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Contents

Music In The Seventeenth And Eighteenth Centuries

STYLISTIC HYBRIDS

Chapter:
CHAPTER 6 Class of 1685 (I)
Source:
MUSIC IN THE SEVENTEENTH AND EIGHTEENTH CENTURIES
Author(s):
Richard Taruskin

By the time he reached creative maturity, Bach had thus assimilated and encompassed all the national idioms of his day. Indeed, like all Germans he made a specialty of commingling them; but his amalgamations were singular, even eccentric. They disclosed what even today can seem an unrivaled creative imagination, but one that was uniquely complicated, inexhaustibly crafty, even (while always technically assured and unfailingly alluring) at times incomprehensible and disturbing.

Citation (MLA):
Richard Taruskin. "Chapter 6 Class of 1685 (I)." The Oxford History of Western Music. Oxford University Press. New York, USA. n.d. Web. 10 Dec. 2018. <http://www.oxfordwesternmusic.com/view/Volume2/actrade-9780195384826-div1-06008.xml>.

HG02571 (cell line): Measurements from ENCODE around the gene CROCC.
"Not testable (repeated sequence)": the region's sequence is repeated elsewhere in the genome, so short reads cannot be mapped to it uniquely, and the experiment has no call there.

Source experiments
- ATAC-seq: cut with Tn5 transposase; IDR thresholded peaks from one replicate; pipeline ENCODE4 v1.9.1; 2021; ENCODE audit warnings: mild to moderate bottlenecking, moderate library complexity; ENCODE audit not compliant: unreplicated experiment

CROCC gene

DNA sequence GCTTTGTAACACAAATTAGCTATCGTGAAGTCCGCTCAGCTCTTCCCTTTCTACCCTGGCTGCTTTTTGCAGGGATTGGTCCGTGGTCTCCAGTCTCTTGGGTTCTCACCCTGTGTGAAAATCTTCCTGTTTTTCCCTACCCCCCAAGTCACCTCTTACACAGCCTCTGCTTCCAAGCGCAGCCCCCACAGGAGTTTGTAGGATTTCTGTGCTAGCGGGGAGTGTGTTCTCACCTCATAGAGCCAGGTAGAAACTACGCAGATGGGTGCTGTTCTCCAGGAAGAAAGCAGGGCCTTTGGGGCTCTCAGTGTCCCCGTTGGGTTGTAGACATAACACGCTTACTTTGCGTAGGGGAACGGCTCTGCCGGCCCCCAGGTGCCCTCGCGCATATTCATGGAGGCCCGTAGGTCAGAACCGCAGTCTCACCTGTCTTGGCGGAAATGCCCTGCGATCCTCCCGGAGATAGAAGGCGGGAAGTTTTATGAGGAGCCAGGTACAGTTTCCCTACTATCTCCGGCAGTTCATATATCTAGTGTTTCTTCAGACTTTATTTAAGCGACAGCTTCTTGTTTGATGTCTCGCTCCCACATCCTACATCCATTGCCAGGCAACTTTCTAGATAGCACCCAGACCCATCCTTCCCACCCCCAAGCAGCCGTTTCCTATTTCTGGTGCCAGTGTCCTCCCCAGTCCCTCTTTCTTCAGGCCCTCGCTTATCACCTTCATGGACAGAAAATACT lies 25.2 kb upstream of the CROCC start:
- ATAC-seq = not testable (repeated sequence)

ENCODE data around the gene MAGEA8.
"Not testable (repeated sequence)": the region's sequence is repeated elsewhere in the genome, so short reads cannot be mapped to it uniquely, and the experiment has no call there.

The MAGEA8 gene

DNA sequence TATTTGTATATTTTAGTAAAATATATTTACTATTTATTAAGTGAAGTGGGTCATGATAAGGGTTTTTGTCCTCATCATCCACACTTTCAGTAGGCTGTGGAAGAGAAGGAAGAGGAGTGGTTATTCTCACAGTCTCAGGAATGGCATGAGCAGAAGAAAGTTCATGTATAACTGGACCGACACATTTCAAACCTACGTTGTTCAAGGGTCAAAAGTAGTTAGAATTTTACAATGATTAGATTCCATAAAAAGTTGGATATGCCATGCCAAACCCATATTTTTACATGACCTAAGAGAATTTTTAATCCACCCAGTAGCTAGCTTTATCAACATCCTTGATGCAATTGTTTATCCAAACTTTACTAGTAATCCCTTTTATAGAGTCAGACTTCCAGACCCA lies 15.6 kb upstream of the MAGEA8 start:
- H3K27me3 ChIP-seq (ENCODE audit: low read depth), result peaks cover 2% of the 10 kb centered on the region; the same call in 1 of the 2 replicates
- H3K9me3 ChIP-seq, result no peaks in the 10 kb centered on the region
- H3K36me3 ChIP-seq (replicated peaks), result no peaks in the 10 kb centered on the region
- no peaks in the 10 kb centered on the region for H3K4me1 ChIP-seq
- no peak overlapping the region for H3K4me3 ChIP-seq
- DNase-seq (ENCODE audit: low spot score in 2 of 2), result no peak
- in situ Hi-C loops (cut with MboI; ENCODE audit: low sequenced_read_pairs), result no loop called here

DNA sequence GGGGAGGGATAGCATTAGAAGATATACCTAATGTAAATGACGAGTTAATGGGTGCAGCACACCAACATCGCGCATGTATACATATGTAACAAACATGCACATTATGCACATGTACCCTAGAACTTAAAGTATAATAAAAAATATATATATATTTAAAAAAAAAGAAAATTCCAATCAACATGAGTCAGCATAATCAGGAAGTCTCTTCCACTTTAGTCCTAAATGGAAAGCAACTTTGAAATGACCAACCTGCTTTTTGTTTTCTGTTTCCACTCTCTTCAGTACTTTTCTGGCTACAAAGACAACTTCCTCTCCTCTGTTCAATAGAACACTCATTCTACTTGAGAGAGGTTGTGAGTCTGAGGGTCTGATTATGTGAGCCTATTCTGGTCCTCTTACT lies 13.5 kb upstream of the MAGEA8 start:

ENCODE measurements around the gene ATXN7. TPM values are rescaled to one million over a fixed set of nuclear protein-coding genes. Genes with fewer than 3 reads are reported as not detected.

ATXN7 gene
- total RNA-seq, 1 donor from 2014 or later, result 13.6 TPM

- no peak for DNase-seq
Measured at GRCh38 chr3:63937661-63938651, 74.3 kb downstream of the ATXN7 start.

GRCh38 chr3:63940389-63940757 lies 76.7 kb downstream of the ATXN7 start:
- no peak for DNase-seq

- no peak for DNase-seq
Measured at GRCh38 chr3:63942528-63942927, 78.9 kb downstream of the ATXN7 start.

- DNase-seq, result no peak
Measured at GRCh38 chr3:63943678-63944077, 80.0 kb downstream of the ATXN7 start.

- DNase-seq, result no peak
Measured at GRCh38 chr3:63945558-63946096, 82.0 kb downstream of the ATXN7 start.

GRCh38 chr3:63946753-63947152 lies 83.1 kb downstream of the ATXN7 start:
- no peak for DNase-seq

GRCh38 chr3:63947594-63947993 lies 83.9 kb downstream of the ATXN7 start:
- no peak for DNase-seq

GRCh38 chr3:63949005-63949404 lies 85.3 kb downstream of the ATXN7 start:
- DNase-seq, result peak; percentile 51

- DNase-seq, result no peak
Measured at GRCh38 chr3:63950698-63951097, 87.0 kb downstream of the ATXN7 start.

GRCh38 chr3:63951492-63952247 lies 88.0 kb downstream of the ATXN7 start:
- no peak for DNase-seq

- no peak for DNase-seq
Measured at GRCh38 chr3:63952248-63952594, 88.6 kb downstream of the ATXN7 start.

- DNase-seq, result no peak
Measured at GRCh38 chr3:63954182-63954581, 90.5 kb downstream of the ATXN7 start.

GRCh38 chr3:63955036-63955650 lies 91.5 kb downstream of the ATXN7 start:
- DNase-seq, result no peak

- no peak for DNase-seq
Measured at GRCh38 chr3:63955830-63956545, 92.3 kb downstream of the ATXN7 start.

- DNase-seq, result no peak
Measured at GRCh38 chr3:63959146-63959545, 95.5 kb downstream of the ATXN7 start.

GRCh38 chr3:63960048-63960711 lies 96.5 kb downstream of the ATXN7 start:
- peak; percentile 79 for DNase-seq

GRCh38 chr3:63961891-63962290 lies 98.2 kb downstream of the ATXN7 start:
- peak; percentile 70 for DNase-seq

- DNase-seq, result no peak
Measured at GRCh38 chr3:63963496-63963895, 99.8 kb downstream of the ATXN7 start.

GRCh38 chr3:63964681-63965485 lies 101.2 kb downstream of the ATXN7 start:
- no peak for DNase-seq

Citation (APA):
Taruskin, R. (n.d.). Chapter 6 Class of 1685 (I). In Oxford University Press, Music In The Seventeenth And Eighteenth Centuries. New York, USA. Retrieved 10 Dec. 2018, from http://www.oxfordwesternmusic.com/view/Volume2/actrade-9780195384826-div1-06008.xml
Citation (Chicago):
Richard Taruskin. "Chapter 6 Class of 1685 (I)." In Music In The Seventeenth And Eighteenth Centuries, Oxford University Press. (New York, USA, n.d.). Retrieved 10 Dec. 2018, from http://www.oxfordwesternmusic.com/view/Volume2/actrade-9780195384826-div1-06008.xml
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